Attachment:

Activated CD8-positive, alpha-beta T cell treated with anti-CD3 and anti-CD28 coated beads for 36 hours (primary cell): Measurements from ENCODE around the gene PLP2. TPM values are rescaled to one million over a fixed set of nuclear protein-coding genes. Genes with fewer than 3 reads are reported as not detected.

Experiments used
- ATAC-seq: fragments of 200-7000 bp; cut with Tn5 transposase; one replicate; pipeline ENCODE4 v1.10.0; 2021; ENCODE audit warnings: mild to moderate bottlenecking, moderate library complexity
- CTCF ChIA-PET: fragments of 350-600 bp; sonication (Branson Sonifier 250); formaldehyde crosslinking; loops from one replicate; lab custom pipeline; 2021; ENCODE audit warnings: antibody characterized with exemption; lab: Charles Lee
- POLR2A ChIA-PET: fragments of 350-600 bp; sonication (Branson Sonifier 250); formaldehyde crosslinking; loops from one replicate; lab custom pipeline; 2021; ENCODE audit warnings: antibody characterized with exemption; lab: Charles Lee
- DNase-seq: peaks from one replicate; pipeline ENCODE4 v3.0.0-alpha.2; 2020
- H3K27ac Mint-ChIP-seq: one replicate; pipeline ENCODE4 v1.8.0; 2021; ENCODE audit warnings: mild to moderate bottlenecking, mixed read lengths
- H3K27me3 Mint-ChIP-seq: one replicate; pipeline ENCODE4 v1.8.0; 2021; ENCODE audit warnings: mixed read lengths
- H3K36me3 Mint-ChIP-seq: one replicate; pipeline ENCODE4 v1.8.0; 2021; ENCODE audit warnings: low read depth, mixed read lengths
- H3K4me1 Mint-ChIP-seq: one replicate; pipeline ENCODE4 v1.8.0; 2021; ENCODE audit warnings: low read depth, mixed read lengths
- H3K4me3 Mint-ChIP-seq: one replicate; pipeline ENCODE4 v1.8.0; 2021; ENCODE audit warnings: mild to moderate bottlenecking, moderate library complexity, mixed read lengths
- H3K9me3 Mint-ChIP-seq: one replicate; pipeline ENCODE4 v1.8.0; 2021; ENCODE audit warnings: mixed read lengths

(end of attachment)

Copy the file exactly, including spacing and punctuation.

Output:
Activated CD8-positive, alpha-beta T cell treated with anti-CD3 and anti-CD28 coated beads for 36 hours (primary cell): Measurements from ENCODE around the gene PLP2. TPM values are rescaled to one million over a fixed set of nuclear protein-coding genes. Genes with fewer than 3 reads are reported as not detected.

Experiments used
- ATAC-seq: fragments of 200-7000 bp; cut with Tn5 transposase; one replicate; pipeline ENCODE4 v1.10.0; 2021; ENCODE audit warnings: mild to moderate bottlenecking, moderate library complexity
- CTCF ChIA-PET: fragments of 350-600 bp; sonication (Branson Sonifier 250); formaldehyde crosslinking; loops from one replicate; lab custom pipeline; 2021; ENCODE audit warnings: antibody characterized with exemption; lab: Charles Lee
- POLR2A ChIA-PET: fragments of 350-600 bp; sonication (Branson Sonifier 250); formaldehyde crosslinking; loops from one replicate; lab custom pipeline; 2021; ENCODE audit warnings: antibody characterized with exemption; lab: Charles Lee
- DNase-seq: peaks from one replicate; pipeline ENCODE4 v3.0.0-alpha.2; 2020
- H3K27ac Mint-ChIP-seq: one replicate; pipeline ENCODE4 v1.8.0; 2021; ENCODE audit warnings: mild to moderate bottlenecking, mixed read lengths
- H3K27me3 Mint-ChIP-seq: one replicate; pipeline ENCODE4 v1.8.0; 2021; ENCODE audit warnings: mixed read lengths
- H3K36me3 Mint-ChIP-seq: one replicate; pipeline ENCODE4 v1.8.0; 2021; ENCODE audit warnings: low read depth, mixed read lengths
- H3K4me1 Mint-ChIP-seq: one replicate; pipeline ENCODE4 v1.8.0; 2021; ENCODE audit warnings: low read depth, mixed read lengths
- H3K4me3 Mint-ChIP-seq: one replicate; pipeline ENCODE4 v1.8.0; 2021; ENCODE audit warnings: mild to moderate bottlenecking, moderate library complexity, mixed read lengths
- H3K9me3 Mint-ChIP-seq: one replicate; pipeline ENCODE4 v1.8.0; 2021; ENCODE audit warnings: mixed read lengths